The main objectives of the IEA SHC Programme Task 21 and ECBS Annex 29: Daylight in Buildings are to advance daylighting technologies and to promote daylight-conscious building design. Denmark is the Operating Agent for IEA SHC Task 21. The participating countries are: Australia, Austria, Belgium, Canada, Denmark, Finland, France, Germany, Italy, The Netherlands, New Zealand, Norway, Sweden, Switzerland, United Kingdom, and United States. 

Executive Summary

This source book gives a comprehensive overview of innovative daylighting systems, the performance parameters by which they are judged, and an evaluation of their energy savings potential and user acceptance. The book has been written to overcome a lack of evidence of the advantages of daylighting in buildings and a lack of knowledge regarding the performance of innovative daylighting systems in buildings in various climatic zones around the world. The information presented here is intended to be used in the earliest stages of the building design process.  

Innovative daylighting systems are designed to redirect sunlight or skylight to areas where it is required, without glare. These systems use optical devices that initiate reflection, refraction, and/or use the total internal reflection of sunlight and skylight. Advanced daylighting systems can be designed to actively track the sun or passively control the direction of sunlight and skylight. The systems included in this book have been generally limited to passive devices. 

This book describes in detail the wide range of innovative daylighting systems available worldwide today, including information on their components, principles on which they are based, applications for which they are appropriate, production, control, costs and energy savings, maintenance, examples of use, and performance assessments.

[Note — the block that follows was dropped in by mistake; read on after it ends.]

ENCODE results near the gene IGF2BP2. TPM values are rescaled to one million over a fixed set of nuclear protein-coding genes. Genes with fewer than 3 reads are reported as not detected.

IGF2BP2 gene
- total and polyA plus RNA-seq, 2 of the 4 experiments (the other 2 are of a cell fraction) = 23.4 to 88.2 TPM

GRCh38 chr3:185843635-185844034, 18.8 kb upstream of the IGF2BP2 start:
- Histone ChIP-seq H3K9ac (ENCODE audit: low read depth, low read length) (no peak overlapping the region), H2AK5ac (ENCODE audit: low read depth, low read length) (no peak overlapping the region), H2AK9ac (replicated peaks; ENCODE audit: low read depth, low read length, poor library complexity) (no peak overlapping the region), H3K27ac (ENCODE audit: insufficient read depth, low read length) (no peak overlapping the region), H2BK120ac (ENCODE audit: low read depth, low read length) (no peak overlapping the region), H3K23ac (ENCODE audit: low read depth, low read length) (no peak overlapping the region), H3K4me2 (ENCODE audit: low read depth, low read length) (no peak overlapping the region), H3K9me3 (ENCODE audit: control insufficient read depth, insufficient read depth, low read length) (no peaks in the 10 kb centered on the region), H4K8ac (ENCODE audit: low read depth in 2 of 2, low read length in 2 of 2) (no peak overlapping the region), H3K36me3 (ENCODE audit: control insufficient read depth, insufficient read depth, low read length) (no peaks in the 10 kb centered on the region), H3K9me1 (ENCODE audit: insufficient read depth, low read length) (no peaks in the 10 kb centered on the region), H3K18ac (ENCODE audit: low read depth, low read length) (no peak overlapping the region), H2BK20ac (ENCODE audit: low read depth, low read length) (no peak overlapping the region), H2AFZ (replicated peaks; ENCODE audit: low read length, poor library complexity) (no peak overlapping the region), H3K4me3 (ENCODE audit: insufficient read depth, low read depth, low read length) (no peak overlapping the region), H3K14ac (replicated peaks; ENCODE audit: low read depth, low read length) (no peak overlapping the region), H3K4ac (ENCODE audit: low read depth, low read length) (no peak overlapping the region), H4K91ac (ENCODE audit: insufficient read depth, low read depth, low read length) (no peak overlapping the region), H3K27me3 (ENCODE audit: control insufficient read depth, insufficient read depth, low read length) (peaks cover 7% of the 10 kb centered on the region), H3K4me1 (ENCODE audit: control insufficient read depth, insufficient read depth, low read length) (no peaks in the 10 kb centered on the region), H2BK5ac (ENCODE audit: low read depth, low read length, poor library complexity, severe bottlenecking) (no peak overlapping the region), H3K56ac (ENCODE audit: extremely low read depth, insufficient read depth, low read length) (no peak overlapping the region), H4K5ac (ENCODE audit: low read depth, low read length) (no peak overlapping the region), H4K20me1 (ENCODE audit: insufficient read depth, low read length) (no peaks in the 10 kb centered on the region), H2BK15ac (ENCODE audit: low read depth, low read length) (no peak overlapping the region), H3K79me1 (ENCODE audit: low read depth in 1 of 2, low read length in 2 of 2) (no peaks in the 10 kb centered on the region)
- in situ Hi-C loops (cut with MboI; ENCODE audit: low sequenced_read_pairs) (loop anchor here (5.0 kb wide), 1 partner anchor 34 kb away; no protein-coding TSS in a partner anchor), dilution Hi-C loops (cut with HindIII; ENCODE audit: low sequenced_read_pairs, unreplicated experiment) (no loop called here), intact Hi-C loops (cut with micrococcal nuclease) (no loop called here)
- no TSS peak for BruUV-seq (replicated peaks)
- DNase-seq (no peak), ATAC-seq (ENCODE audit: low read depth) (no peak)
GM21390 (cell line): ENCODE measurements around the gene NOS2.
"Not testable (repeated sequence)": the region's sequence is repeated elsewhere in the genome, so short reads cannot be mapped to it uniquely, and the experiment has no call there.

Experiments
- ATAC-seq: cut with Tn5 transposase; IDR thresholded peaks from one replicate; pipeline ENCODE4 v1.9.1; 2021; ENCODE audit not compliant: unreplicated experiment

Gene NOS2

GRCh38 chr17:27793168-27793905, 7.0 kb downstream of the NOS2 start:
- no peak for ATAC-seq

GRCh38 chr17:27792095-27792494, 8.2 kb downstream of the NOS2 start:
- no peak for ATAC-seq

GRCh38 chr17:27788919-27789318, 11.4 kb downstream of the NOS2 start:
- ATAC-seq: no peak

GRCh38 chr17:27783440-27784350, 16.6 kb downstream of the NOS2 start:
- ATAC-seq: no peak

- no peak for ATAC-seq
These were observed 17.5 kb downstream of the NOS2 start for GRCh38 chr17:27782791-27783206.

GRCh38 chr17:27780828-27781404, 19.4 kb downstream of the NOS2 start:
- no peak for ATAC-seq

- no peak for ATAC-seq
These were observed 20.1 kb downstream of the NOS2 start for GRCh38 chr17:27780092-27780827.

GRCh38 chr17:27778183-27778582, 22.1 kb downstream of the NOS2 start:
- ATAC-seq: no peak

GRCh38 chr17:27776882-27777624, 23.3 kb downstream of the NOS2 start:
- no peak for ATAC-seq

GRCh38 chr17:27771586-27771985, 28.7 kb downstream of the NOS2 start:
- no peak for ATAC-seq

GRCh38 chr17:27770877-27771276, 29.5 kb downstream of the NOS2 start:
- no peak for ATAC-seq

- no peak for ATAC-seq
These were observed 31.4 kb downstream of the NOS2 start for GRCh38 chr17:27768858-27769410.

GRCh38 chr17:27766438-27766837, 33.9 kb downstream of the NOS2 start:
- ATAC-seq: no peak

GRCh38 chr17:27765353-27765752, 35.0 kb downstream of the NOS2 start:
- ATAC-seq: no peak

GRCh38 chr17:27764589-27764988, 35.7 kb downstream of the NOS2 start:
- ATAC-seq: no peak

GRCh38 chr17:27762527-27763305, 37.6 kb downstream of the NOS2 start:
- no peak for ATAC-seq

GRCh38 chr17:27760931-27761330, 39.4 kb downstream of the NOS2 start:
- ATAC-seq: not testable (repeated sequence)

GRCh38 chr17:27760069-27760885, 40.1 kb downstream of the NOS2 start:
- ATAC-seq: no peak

The performance assessment results were obtained by monitoring the system using physical models under sky simulators, or full-scale test rooms or actual buildings under real sky conditions. The types of innovative systems selected for testing are currently available in the marketplace or have been recently developed in laboratories. The results summarized here demonstrate that, if selected according to daylight climate and integrated appropriately with electric lighting and shading controls, the majority of these systems can enhance daylight in building interiors and thereby promote energy savings. It should be noted, however, that performance in actual buildings will differ from test room results. 

Daylighting strategies are seldom considered in the earliest stages of a building design. This is, in part, a result of the absence of simple tools that can predict the performance of advanced daylighting strategies. This source book provides information on simple design tools that can predict performance and can be used by non-experts. The book also includes an introduction to the appropriate use of shading and electric lighting controls in order to promote energy savings.